Get out and vote on November 16

Editor’s Note: Sadie Fitzpatrick uses this space to explore the character and quirks that make Ocala uniquely wonderful and occasionally irksome

Ocalans came out in record numbers, both at the polls and vote-by-mail, for the Sept. 21 mayoral and city council elections. Though there was record-breaking turnout, no one candidate in the District 3 and District 4 races received 50 percent of the vote, forcing a run-off election for these seats on Nov. 16.

Though the turmoil of the initial election is largely behind us, we cannot lose sight that almost half of our city council is still up for choosing.

With so many pressing city issues, ranging from determining a possible tax increase to cover the $80 million judgment for the fire assessment fee to developing incentive packages to attract city linemen to better staff Ocala Electric Utilities (OEU), a lot is still at stake and now is not the time for voters to become complacent.

The two council members to be elected will face crucial decisions about the future of Ocala that will impact us for years to come.

This run-off election provides us with candidates from all walks of life who could bring a variety of experience to the council.

Jay Musleh, the District 3 incumbent, has served on council for the last eight years. Born and raised in Ocala, he lists his more than 40 years of banking experience as key to helping manage and oversee the city’s nearly $900 million yearly budget. Musleh is most proud of the development he and the council have brought to the downtown Ocala area, transforming it into a go-to destination for visitors and residents alike.

Meanwhile, Musleh’s opponent, Ty Schlichter, believes the council needs a change in leadership to bring about lasting success. He believes his youth (35) combined with his experience working as vice president of Central Florida Electric make him the best candidate for the District 3 seat. He plans to focus on managed growth of Ocala’s economy and better compensation packages for Ocala’s first responders, if elected.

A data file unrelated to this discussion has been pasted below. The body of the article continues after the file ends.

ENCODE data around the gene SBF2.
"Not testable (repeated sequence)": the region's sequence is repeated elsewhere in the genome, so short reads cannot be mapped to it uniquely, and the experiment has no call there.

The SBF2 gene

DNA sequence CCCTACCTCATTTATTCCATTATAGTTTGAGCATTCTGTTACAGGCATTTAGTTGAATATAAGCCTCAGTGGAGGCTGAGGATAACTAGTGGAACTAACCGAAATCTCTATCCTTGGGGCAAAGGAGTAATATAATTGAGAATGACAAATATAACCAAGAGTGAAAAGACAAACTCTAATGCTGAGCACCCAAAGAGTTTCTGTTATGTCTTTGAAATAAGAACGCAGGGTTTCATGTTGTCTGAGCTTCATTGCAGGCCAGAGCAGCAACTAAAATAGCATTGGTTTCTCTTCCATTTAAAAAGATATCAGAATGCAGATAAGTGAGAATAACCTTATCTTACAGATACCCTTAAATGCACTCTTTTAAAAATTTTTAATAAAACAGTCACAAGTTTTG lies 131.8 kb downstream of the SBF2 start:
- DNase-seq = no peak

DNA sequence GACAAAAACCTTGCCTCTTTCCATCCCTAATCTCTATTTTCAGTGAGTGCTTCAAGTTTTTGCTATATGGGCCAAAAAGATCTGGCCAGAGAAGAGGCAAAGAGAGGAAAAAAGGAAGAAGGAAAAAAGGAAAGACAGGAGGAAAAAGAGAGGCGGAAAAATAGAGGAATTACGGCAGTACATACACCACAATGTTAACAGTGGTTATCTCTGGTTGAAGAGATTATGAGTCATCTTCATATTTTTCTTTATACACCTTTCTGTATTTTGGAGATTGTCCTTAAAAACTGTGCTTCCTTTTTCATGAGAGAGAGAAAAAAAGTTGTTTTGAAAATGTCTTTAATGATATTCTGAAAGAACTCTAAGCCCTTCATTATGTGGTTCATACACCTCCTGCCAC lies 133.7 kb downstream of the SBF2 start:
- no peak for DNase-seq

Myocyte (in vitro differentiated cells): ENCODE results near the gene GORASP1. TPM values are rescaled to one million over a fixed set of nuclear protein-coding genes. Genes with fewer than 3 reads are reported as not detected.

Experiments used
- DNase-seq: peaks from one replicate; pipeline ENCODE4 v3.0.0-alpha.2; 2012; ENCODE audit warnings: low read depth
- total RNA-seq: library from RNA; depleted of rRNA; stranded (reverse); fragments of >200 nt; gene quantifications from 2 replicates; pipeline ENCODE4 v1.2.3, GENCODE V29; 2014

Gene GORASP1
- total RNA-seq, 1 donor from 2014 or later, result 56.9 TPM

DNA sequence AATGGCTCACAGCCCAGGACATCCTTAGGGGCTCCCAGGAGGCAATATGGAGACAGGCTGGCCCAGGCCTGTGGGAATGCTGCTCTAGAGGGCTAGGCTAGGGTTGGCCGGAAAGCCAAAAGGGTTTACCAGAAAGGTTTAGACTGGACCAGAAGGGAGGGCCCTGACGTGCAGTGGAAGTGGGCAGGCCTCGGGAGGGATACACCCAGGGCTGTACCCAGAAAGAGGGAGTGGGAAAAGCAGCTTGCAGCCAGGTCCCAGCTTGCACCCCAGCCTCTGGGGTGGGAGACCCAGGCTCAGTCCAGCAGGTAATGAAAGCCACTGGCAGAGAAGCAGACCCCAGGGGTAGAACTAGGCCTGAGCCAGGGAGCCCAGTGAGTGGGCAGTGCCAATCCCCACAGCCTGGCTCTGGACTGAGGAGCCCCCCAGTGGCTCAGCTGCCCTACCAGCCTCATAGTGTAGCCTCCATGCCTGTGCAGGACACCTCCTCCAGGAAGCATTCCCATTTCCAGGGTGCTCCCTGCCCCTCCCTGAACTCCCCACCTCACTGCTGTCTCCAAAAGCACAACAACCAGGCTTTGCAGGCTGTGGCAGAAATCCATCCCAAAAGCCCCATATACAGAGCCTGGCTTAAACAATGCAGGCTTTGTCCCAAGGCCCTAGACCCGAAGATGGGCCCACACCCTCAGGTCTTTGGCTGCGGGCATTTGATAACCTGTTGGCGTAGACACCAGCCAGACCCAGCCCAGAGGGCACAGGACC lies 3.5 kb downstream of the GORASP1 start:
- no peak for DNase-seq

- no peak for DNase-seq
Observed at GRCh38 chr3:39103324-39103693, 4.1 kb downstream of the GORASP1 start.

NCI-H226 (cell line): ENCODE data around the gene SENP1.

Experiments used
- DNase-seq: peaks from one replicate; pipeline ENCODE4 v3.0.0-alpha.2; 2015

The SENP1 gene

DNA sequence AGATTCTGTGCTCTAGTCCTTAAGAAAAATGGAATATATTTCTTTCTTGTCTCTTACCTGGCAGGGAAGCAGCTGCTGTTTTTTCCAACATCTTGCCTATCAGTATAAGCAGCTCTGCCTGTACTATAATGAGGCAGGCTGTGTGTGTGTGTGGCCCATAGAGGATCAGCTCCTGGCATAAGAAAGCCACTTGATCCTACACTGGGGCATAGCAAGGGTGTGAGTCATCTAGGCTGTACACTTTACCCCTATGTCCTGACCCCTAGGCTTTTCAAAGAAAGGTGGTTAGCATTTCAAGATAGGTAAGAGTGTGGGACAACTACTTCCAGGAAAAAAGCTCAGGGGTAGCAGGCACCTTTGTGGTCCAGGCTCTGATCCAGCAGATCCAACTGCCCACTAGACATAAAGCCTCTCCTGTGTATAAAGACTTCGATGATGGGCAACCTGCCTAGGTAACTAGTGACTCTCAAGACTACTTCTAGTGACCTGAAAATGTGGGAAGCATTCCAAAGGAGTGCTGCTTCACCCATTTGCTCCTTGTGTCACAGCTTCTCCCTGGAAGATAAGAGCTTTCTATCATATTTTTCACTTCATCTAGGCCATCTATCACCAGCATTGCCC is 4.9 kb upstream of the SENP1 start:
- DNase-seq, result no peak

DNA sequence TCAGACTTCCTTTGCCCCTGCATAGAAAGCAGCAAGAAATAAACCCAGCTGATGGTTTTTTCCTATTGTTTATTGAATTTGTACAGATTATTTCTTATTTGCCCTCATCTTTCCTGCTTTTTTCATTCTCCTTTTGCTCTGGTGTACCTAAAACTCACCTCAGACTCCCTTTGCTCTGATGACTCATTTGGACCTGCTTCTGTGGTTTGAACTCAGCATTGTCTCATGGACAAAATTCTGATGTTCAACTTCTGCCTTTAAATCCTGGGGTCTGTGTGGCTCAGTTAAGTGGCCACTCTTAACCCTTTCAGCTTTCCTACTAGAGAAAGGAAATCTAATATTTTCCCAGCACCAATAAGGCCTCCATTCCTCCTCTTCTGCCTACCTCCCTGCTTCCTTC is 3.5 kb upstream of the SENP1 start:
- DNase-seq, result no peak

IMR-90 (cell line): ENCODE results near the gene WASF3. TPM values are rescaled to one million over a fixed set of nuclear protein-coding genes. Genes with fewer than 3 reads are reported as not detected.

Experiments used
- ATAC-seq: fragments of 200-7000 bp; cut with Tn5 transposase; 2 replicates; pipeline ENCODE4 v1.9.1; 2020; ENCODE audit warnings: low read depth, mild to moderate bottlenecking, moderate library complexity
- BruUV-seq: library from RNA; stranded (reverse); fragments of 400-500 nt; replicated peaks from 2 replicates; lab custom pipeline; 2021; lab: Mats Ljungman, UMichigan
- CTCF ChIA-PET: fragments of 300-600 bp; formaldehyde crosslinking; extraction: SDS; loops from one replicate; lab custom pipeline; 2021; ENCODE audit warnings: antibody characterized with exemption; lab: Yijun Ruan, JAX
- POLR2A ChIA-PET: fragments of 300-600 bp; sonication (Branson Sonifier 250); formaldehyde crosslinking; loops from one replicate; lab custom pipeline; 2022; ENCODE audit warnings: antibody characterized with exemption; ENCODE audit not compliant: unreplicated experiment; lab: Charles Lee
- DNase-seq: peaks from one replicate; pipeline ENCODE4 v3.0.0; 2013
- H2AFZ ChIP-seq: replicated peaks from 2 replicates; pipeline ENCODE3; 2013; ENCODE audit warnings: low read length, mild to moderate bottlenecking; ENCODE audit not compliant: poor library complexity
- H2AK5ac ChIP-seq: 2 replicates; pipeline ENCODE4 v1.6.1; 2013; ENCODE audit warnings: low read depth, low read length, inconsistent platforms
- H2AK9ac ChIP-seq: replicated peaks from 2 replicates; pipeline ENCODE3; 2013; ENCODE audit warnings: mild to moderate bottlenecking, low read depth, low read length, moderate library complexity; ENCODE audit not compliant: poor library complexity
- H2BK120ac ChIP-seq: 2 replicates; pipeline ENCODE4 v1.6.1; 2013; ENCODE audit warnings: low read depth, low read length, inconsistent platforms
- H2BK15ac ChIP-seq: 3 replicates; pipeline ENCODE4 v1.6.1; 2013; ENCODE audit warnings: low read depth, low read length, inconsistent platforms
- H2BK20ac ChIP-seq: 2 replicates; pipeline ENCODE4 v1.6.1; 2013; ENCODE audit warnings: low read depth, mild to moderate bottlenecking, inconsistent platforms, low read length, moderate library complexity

Kristen Dreyer and Lori Martin Gregory survived a crowded contest in September’s election and will face off to represent District 4.

Dreyer believes her experience as a local realtor will help her negotiate with both her council colleagues and companies wishing to come to Ocala. She cites the need for full transparency in city government, believing that, in order to maintain their trust, the public should know what is being discussed and how decisions are made by the council.

Martin Gregory touts her long Ocala lineage as proof of her devotion to Ocala. Referring to herself as “your hometown girl,” her focus is on protecting small businesses, particularly against vaccine mandates in the age of the COVID-19 pandemic. She believes in responsible urban growth while protecting the small-town charm for which Ocala is known.

As of this writing, 8.1 percent of the 38,464 eligible voters in Ocala have mailed in their ballots. If you haven’t mailed your ballot, do so now. If you’re on the fence about who you should vote for, research these candidates. Call or email them with your questions. Become an informed voter.

We cannot just ‘like’ Facebook posts for a candidate or honk at them as they wave their signs on the corner. We must put pen to paper and vote for whom we believe will best serve the interests of our beloved Ocala.

Vote on Nov. 16. It will be 20 minutes out of your day that could affect the next 20 years of Ocala.

Posted in News, Opinion

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